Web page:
War in Ukraine – Our Oblates who are working in the Ukraine are asking us for help as they struggle to help feed the countless people who come to their door seeking assistance. The devastation of the cities is visible, and the needs of the people are many. Often those who are able, have fled the cities to fight or to make a new temporary home elsewhere. At the Oblate houses in Obukhiv and Tyvriv they try to provide food and shelter for as many people as they can. If you have the resources to help them Fr. Witalij Podolan, OMI and his Oblate companions would be so grateful. Fr. Witalij shares how hard it is for them to turn people away when they run out of food. You can make a donation on-line through our Mission website: www.omilacombe.ca/mami/donations ; E-transfer to firstname.lastname@example.org. Call our office directly 1-866-432-6264; send a cheque payable to AMMI Lacombe Canada MAMI or bring to Parish Office. Mail to 601 Taylor Street West, Saskatoon, SK S7M 0C9. Income tax receipts are available for all donations.
Please see the Poster at the back of the Church for further information.
Development and Peace – Caritas Canada invites you to join us in celebrating 55 years of solidarity with our sisters and brothers in the Global South!
Our friends and partners once again request our support in their fight for justice and human dignity, which represents a call to continue our campaign: People and Planet First. Learn about the status of ongoing calls for corporate accountability in the Canadian investment and mining sectors and join us for in an inspiring discussion on Pope Francis’ Fratelli Tutti (All brothers and sisters).
Come out for some good fellowship and help us put People and Planet First!
The City of Prince Albert workshop will take place on November 5th at St. Joseph's Parish, 260 25th St E.,1:00-3:00 p.m. To register, please contact Leroy at email@example.com
Our North Battleford workshop will take place on November 6th at St. Joseph Calasanctius Parish, 1942 98 Street 1:00-3:00 p.m. To register, please contact Mike LeBlanc at firstname.lastname@example.org
How To Pray When We Don’t Feel Like It
By Fr. Ron Rolheiser, OMI
If we only prayed when we felt like it, we wouldn’t pray a lot.
Enthusiasm, good feelings, and fervour will not sustain anyone’s prayer life for long, good will and firm intention notwithstanding. Our hearts and minds are complex and promiscuous, wild horses frolicking to their own tunes, with prayer frequently not on their agenda.
The renowned mystic, John of the Cross teaches that, after an initial period of fervour in prayer, we will spend the bulk of our years struggling to pray discursively, dealing with boredom and distraction. So, the question becomes, how do we pray at those times when we are tired, distracted, bored, disinterested, and nursing a thousand other things in our heads and in our hearts? How do we pray when little inside us wants to pray? Especially, how do we pray at those moments when we have a positive distaste for prayer?
Monks have secrets worth knowing. The first secret we need to learn from them is the central place of ritual in sustaining a prayer-life. Monks pray a lot and regularly, but they never try to sustain their prayer on the basis of feelings. They sustain it through ritual. Monks pray together seven or eight times a day ritually. They gather in chapel and pray the ritual offices of the church (Matins, Lauds, Prime, Terce, Sext, Vespers, Compline) or they celebrate the Eucharist together. They don’t always go there because they feel like it, they come because they are called to prayer, and then, with their hearts and minds perhaps less than enthusiastic about praying, they pray through the deepest part of themselves, their intention, and their will.
In the rule that St. Benedict wrote for monastic life there’s an oft-quoted phrase. A monk’s life, he writes, is to be ruled by the monastic bell. When the monastic bell rings, the monk is immediately to drop whatever he is doing and go to whatever that summons is calling him to, not because he wants to, but because it is time, and time is not our time, it’s God’s time. That’s a valuable secret, particularly as it applies to prayer.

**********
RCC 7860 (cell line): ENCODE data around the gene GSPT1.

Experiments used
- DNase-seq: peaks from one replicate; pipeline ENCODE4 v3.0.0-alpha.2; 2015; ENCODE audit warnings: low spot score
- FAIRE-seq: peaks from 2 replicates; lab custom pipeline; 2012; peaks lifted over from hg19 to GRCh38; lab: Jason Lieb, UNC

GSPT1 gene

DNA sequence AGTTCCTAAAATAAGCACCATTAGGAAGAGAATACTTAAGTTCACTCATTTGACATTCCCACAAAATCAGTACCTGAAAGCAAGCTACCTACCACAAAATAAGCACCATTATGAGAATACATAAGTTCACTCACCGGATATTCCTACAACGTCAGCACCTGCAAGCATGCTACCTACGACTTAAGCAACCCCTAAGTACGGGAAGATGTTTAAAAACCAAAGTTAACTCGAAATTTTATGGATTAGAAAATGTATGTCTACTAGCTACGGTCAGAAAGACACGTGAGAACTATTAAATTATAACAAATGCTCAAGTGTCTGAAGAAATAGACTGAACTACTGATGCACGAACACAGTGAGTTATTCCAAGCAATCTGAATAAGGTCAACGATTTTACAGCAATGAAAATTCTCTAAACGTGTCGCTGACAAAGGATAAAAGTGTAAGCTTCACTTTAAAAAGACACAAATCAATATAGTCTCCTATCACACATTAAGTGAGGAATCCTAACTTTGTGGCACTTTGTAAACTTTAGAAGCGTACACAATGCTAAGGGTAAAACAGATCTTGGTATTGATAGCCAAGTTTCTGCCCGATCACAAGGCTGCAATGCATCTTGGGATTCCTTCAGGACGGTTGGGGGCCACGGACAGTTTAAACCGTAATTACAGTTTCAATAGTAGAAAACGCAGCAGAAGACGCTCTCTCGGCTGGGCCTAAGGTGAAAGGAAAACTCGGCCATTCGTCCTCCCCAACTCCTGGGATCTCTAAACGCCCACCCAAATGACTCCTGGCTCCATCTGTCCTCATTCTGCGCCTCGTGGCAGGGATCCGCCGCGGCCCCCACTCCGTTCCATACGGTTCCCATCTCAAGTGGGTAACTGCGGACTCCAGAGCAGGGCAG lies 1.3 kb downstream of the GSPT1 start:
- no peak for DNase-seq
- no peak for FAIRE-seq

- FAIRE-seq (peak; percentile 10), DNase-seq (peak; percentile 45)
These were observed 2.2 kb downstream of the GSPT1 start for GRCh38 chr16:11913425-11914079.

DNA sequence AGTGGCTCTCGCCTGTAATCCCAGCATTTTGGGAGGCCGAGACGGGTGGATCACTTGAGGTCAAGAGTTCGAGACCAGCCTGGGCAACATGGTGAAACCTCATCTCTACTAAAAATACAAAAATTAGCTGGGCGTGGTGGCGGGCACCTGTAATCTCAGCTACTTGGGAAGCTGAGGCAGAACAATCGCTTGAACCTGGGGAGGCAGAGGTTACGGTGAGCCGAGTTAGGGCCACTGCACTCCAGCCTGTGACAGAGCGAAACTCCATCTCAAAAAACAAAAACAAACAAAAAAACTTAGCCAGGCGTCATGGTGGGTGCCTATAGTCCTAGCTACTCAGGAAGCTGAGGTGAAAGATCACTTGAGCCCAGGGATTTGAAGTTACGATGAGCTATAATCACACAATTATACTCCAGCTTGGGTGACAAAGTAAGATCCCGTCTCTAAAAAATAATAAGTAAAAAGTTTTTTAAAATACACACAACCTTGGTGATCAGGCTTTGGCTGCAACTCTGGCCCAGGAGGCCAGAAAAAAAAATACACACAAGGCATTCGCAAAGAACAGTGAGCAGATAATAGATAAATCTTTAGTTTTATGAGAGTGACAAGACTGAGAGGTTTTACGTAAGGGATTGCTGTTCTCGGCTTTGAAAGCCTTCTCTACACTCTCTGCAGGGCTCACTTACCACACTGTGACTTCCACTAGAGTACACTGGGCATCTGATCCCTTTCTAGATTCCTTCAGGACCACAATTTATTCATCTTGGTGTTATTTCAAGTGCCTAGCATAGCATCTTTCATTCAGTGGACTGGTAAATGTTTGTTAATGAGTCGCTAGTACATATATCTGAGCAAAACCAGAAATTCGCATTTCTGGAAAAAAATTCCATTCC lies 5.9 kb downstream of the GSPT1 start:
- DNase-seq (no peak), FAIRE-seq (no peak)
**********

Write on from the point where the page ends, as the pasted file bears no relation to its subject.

We need to go pray regularly, not because we want to, but because it’s time, and when we can’t pray with our hearts and minds, we can still pray through our wills and through our bodies.
Yes, our bodies! We tend to forget that we are not dis-incarnate angels, pure heart and mind. We are also a body. Thus, when heart and mind struggle to engage in prayer, we can always still pray with our bodies. Classically, we have tried to do this through certain physical gestures and postures (making the sign of the cross, kneeling, raising our hands, joining hands, genuflection, prostration) and we should never underestimate or denigrate the importance of these bodily gestures. Simply put, when we can’t pray in any other way, we can still pray through our bodies. (And, who is to say that a sincere bodily gesture is inferior as a prayer to a gesture of the heart or mind?)
Personally, I much admire a particular bodily gesture, bowing down with one’s head to the floor which Muslims do in their prayer. To do that is to have your body say to God, “Irrespective of whatever’s on my mind and in my heart right now, I submit to your omnipotence, your holiness, your love.” Whenever I do meditative prayer alone, normally I end it with this gesture.
Sometimes spiritual writers, catechists, and liturgists have failed us by not making it clear that prayer has different stages – and that affectivity, enthusiasm, fervour are only one stage, and a neophyte stage at that.
As the great doctors and mystics of spirituality have universally taught, prayer, like love, goes through three phases. First comes fervour and enthusiasm; next comes the waning of fervour along with dryness and boredom; and finally comes proficiency, an ease, a certain sense of being at home in prayer that does not depend on affectivity and fervour but on a commitment to be present, irrespective of affective feeling.
Dietrich Bonhoeffer used to say this to a couple when officiating at their marriage: Today you are very much in love and believe that your love will sustain your marriage. It won’t. Let your marriage [which is a ritual container] sustain your love. The same can be said about prayer. Fervour and enthusiasm will not sustain your prayer, but ritual can. When we struggle to pray with our minds and our hearts, we can still always pray through our wills and our bodies. Showing up can be prayer enough.
In a recent book, Dearest Sister Wendy, Robert Ellsberg quotes a comment by Michael Leach, who said this in relation to what he was experiencing in having to care long-term for his wife suffering from Alzheimer’s. Falling in love is the easy part; learning to love is the hard part; and living in love is the best part. True too for prayer.
This bulletin is prepared by the Parish Secretary and the Pastor